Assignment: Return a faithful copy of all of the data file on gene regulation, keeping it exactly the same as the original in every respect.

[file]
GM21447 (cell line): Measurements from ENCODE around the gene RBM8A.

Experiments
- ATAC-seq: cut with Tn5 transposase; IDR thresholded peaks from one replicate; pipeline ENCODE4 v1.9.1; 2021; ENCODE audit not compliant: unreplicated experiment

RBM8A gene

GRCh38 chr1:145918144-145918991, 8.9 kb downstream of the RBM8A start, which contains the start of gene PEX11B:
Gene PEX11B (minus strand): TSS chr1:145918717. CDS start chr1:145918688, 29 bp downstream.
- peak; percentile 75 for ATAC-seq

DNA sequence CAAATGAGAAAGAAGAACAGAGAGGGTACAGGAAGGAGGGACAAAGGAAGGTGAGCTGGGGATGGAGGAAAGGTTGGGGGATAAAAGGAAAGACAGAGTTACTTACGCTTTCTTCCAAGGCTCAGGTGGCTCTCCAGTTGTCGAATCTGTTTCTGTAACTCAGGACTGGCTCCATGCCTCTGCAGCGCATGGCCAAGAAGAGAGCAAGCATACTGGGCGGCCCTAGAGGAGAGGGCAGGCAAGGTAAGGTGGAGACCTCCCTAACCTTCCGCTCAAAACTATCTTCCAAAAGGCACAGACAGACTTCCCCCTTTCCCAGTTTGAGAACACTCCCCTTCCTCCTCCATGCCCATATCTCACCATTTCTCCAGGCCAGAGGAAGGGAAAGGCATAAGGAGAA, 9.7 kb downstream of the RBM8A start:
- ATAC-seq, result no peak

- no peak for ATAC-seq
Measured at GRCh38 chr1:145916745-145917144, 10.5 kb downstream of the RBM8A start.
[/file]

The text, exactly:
GM21447 (cell line): Measurements from ENCODE around the gene RBM8A.

Experiments
- ATAC-seq: cut with Tn5 transposase; IDR thresholded peaks from one replicate; pipeline ENCODE4 v1.9.1; 2021; ENCODE audit not compliant: unreplicated experiment

RBM8A gene

GRCh38 chr1:145918144-145918991, 8.9 kb downstream of the RBM8A start, which contains the start of gene PEX11B:
Gene PEX11B (minus strand): TSS chr1:145918717. CDS start chr1:145918688, 29 bp downstream.
- peak; percentile 75 for ATAC-seq

DNA sequence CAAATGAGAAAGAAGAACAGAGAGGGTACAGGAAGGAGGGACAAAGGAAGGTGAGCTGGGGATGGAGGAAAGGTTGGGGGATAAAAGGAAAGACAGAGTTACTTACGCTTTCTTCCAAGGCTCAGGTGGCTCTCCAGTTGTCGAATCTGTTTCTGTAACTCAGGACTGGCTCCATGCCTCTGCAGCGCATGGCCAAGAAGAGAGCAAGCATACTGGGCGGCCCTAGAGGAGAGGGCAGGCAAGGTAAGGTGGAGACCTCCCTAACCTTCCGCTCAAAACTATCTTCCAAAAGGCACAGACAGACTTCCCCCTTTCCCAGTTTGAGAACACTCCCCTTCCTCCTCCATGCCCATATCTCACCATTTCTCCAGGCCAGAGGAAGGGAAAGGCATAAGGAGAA, 9.7 kb downstream of the RBM8A start:
- ATAC-seq, result no peak

- no peak for ATAC-seq
Measured at GRCh38 chr1:145916745-145917144, 10.5 kb downstream of the RBM8A start.